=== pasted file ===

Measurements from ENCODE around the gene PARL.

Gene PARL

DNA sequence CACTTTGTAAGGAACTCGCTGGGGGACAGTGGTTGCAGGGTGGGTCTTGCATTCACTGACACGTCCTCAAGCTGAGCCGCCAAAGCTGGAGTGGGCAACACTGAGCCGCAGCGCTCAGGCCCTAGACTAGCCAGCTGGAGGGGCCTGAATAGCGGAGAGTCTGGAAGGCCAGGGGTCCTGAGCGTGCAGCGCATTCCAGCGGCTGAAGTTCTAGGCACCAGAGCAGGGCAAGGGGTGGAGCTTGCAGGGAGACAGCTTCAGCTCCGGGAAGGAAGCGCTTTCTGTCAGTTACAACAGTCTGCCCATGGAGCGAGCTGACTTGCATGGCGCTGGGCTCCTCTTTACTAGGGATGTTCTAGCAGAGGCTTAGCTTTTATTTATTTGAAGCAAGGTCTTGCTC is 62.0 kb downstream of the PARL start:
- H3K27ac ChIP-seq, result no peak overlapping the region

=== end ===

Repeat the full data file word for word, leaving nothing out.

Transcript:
Measurements from ENCODE around the gene PARL.

Gene PARL

DNA sequence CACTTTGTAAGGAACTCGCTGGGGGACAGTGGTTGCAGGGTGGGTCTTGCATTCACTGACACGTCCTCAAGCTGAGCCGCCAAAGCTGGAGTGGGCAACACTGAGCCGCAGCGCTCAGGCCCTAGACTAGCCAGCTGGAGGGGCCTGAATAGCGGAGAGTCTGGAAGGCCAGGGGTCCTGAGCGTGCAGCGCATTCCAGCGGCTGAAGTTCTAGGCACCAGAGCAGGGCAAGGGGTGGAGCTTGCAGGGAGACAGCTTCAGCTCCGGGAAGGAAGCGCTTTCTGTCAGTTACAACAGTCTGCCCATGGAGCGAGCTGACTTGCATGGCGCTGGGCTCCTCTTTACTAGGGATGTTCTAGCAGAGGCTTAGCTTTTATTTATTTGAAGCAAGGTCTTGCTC is 62.0 kb downstream of the PARL start:
- H3K27ac ChIP-seq, result no peak overlapping the region